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Last Updated: Wednesday, 15 October, 2003, 07:36 GMT 08:36 UK
Web wizards weave their magic
The workings of the internet and magic may seem worlds apart, but to one prominent web design thinker, they share much in common.

Harry Potter film
Would Dumbledore make a good web wizard?
Former Apple veteran Bruce "Tog" Tognazzini argues that the secrets of successful websites are the same as those of successful magicians.

Now with the usability consultancy firm, the Nielsen Norman Group, Tog has been looking at how people interact with their computers and the net.

He has found a surprising number of similarities between magic and web design.

"Both are based on illusion and misdirection, making us believe something which is not real and doesn't actually exist," he says.

Magicians have been weaving their magic for more than 4,000 years, whereas web design is a much more recent phenomenon.

But despite the gap, Tog has identified several key parallels between both disciplines.

For both, the mechanics must seem effortless. For a magician, this means putting on a flawless performance.

For a web designer, it means coming up with a simple, uncluttered design that hides the complexity of a website.

But the parallels are more than just about showmanship, argues Tog.

Online trickery

Much of it revolves around simulation and dissimulation. Magicians do this all the time, making someone believe something which is not actually happening.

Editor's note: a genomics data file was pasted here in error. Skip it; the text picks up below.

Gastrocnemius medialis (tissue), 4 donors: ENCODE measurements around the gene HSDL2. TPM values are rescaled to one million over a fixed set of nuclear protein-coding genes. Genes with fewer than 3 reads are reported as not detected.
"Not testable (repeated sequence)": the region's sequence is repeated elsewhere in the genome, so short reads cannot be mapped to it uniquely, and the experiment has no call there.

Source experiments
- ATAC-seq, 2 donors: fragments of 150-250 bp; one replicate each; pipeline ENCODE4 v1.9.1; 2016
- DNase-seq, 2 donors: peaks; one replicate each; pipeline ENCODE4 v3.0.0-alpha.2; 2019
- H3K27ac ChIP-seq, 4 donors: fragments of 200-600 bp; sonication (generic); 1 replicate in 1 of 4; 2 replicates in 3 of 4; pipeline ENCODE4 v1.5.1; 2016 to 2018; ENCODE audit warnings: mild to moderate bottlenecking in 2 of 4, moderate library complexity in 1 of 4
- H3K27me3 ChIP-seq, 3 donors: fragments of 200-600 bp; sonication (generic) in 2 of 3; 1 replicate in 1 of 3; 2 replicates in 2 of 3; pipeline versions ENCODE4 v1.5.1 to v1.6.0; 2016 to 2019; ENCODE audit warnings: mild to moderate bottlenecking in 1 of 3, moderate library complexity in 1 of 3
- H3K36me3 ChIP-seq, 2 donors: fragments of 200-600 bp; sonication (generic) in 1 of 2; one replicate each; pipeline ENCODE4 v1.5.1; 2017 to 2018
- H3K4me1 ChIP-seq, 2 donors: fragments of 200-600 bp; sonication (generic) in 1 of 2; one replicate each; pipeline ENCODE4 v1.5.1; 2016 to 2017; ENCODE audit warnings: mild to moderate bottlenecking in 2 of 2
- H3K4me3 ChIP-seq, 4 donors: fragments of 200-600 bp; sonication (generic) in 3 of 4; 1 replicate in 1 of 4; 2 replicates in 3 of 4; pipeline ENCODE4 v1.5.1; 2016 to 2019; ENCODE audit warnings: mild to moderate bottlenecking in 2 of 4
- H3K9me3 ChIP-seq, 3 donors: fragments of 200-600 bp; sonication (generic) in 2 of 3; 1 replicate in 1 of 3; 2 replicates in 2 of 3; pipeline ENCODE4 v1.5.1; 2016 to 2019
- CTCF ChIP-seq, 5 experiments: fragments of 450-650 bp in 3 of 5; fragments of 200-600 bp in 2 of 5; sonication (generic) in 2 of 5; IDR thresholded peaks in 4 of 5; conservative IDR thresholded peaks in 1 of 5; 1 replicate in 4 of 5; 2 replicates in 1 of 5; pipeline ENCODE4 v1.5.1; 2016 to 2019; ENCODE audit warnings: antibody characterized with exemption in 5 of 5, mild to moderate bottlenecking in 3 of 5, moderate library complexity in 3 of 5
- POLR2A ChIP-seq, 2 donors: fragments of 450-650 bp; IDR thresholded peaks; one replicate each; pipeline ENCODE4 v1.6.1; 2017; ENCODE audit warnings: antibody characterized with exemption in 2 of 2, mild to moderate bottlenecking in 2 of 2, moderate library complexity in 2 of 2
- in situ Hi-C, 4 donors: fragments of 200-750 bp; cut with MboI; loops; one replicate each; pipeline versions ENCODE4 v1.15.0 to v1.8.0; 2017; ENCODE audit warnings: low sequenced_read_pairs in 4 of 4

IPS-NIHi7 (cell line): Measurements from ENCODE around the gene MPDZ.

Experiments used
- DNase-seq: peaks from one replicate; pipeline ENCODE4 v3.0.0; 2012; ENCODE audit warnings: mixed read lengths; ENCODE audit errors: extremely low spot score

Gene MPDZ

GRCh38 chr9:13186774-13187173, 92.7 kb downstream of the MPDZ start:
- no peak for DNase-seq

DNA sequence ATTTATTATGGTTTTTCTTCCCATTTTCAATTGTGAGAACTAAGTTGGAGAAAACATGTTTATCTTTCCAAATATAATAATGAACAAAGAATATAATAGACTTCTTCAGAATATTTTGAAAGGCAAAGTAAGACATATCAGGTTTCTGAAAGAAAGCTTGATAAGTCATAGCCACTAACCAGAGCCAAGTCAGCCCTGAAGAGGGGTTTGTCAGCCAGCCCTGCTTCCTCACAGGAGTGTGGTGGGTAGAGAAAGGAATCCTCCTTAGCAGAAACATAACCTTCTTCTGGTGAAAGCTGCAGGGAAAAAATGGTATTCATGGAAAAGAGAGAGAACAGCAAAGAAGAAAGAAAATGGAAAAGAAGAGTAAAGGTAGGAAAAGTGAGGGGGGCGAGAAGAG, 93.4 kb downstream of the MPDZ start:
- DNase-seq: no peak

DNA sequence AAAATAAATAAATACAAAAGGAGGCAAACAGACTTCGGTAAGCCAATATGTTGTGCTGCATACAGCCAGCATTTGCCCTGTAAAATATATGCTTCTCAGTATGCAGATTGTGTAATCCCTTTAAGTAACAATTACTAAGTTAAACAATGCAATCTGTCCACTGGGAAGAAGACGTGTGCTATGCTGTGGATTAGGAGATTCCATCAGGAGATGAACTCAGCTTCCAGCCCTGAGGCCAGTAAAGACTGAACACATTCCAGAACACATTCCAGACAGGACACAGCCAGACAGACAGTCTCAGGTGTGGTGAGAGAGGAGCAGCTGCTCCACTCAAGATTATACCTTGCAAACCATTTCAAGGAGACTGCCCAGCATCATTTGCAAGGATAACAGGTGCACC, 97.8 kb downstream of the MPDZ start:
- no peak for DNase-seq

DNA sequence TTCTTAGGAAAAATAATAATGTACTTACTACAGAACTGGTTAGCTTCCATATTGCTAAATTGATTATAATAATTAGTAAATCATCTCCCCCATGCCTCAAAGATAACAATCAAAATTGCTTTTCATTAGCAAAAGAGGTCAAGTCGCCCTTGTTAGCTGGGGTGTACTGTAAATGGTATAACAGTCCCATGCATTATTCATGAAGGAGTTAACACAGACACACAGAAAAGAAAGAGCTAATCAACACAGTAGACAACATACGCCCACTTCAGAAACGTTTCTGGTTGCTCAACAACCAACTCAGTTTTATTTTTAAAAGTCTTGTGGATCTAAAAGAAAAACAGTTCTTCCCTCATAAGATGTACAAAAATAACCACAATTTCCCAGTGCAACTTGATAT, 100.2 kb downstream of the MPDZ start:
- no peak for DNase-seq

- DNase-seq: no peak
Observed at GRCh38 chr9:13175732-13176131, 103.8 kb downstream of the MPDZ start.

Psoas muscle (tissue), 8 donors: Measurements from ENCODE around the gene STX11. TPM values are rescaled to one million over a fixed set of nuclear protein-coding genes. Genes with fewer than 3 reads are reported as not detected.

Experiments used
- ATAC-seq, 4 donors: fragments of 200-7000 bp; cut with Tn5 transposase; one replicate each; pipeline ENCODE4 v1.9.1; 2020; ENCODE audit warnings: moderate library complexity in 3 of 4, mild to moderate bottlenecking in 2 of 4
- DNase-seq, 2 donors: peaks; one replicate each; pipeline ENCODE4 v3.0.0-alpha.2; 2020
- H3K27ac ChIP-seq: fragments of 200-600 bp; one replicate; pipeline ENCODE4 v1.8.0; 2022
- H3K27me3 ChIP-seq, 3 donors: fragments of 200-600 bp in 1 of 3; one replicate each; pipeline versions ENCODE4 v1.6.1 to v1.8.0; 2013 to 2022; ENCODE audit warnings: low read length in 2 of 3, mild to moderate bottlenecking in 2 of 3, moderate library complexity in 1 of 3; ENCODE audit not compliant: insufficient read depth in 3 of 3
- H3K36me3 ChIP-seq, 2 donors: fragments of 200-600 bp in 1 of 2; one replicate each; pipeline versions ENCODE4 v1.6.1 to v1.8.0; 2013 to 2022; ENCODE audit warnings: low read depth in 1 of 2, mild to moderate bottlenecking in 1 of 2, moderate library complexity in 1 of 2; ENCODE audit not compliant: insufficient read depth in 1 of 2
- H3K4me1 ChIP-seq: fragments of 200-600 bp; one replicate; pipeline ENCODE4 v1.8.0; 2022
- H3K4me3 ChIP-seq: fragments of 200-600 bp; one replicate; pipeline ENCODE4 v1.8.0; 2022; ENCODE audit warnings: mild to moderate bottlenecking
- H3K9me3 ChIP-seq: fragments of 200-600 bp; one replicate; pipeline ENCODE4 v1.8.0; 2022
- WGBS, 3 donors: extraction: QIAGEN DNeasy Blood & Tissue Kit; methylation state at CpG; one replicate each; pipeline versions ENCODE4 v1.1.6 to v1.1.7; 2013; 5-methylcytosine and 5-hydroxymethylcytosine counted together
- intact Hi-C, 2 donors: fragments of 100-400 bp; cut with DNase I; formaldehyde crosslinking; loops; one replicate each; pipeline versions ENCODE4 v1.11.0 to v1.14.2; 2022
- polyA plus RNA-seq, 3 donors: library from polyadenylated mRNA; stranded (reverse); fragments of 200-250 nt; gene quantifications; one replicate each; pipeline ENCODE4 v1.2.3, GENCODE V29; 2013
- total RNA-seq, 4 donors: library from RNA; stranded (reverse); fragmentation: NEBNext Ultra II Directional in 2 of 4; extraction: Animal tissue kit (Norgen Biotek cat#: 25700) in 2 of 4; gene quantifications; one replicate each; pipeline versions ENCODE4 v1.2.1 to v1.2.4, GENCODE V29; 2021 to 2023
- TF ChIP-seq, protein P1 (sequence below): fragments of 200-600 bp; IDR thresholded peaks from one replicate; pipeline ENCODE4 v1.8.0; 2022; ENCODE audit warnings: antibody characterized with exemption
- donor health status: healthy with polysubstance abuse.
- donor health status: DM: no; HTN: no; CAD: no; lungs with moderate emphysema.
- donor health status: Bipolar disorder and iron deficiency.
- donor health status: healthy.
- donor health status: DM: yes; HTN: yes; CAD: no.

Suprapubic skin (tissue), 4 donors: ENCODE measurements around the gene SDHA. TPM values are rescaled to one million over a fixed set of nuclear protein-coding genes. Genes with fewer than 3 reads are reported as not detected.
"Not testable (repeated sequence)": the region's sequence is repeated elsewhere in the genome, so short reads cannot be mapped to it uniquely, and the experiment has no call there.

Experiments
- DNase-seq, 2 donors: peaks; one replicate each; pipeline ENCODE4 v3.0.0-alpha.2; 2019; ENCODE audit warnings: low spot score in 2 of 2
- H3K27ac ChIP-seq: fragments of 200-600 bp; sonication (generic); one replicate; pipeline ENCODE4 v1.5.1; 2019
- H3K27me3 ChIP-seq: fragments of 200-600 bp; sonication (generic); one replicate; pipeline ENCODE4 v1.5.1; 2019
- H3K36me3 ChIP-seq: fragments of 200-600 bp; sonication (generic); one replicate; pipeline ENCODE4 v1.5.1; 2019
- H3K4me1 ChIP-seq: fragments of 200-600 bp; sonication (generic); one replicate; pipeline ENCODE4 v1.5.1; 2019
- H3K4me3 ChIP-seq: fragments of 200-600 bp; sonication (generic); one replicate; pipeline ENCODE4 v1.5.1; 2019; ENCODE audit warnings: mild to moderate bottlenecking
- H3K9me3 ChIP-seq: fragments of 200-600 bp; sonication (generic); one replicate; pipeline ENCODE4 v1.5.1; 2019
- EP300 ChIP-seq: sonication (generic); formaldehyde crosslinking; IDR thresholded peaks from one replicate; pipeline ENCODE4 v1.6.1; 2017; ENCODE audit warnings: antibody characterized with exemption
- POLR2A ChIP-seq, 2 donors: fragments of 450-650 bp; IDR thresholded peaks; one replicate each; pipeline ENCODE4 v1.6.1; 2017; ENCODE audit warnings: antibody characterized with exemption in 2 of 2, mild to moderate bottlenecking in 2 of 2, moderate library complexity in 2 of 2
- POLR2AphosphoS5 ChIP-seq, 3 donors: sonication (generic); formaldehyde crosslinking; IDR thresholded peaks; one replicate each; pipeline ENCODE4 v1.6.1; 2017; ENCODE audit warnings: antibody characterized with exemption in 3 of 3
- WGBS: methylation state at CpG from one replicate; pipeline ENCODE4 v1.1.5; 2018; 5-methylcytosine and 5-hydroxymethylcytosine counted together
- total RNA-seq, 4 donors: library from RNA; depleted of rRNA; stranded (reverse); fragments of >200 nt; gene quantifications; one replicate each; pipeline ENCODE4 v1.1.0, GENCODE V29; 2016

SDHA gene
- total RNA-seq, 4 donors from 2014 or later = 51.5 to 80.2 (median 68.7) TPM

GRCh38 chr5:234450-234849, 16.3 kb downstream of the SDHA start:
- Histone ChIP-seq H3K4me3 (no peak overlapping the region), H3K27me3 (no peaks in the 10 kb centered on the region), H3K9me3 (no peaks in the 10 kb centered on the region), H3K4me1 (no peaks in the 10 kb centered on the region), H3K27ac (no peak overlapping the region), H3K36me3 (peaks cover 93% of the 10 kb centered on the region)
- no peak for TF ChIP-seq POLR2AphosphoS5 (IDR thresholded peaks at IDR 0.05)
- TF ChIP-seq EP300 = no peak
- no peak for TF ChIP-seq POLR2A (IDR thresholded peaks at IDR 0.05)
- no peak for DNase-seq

Bruce Tognazzini
Keep it useful, keep it swift and then add showmanship
Bruce "Tog" Tognazzini
The same, says Tog, is true of computing, citing the example of the trashcan icon on the Apple desktop.

"At the time, we thought it was cool," he says, recalling his days at Apple.

But when you drag a document into the trashcan, you are not really deleting it. All you are doing is deleting a pointer to the document. It is still somewhere on the hard drive.

This applies equally to web design. Tog cites an example from the early days of the net, when people would continually press the submit button on a page because it looked like nothing was happening.

In fact, the computer was processing the request. Since this was taking some time, people would press the button while waiting, starting the whole process again.

To get over this problem, the designers replaced the button with the icon of a coffee cup. They found that by hiding the submit button like this, people would patiently wait for the process to finish.

Tog argues illusions like those used by magicians are common place in the world of computing and the net.

For example, ADSL broadband is said to be always on. In reality routers routinely drop the connection if nothing is happening, only to connect again within seconds when you are back at the computer.

"Keep it useful, keep it swift and then add showmanship," Tog advises any would-be web wizards.

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